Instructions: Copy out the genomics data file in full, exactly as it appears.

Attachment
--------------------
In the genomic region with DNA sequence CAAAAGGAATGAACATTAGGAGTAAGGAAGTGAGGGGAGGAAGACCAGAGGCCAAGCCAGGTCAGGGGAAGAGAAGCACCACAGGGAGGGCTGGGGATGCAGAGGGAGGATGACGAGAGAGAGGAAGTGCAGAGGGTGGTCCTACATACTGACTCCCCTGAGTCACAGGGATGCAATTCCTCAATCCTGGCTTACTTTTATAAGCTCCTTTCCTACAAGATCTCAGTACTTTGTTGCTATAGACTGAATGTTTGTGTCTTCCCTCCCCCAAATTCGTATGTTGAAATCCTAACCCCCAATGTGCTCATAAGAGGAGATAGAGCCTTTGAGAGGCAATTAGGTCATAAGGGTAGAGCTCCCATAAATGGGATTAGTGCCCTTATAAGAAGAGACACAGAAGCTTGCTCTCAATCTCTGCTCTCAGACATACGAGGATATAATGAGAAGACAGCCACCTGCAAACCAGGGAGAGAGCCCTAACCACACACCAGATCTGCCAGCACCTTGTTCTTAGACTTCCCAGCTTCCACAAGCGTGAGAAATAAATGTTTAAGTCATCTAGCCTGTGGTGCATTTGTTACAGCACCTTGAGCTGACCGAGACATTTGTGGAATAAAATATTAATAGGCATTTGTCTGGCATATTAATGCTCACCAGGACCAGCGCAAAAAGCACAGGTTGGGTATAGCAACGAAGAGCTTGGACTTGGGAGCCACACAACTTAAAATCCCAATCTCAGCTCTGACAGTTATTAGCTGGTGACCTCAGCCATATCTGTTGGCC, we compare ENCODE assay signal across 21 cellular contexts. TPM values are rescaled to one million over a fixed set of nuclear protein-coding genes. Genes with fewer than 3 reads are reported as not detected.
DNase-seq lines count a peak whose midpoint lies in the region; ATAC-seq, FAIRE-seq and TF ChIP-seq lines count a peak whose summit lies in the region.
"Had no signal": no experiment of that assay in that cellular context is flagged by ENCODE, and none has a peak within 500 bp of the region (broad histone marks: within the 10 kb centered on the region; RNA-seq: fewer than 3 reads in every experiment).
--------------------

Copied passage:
In the genomic region with DNA sequence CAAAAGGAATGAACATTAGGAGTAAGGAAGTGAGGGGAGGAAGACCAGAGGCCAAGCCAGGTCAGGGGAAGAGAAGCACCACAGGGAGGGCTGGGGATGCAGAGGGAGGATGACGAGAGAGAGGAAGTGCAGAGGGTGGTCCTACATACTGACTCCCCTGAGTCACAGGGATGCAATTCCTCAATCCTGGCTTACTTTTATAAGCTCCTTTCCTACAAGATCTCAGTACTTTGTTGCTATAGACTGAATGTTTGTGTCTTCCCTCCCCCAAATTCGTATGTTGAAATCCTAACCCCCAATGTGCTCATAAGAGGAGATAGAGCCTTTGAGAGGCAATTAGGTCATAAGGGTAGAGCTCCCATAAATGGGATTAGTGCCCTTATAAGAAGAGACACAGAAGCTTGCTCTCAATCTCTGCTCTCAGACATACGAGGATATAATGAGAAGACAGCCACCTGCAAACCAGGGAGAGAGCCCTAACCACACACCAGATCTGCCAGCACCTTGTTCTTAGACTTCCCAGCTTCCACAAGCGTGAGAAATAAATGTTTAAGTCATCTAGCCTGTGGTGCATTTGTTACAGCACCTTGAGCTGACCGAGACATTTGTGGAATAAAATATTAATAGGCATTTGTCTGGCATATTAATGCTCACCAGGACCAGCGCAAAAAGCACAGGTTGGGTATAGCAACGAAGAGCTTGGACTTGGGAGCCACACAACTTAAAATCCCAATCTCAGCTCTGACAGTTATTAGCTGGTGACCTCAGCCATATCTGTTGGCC, we compare ENCODE assay signal across 21 cellular contexts. TPM values are rescaled to one million over a fixed set of nuclear protein-coding genes. Genes with fewer than 3 reads are reported as not detected.
DNase-seq lines count a peak whose midpoint lies in the region; ATAC-seq, FAIRE-seq and TF ChIP-seq lines count a peak whose summit lies in the region.
"Had no signal": no experiment of that assay in that cellular context is flagged by ENCODE, and none has a peak within 500 bp of the region (broad histone marks: within the 10 kb centered on the region; RNA-seq: fewer than 3 reads in every experiment).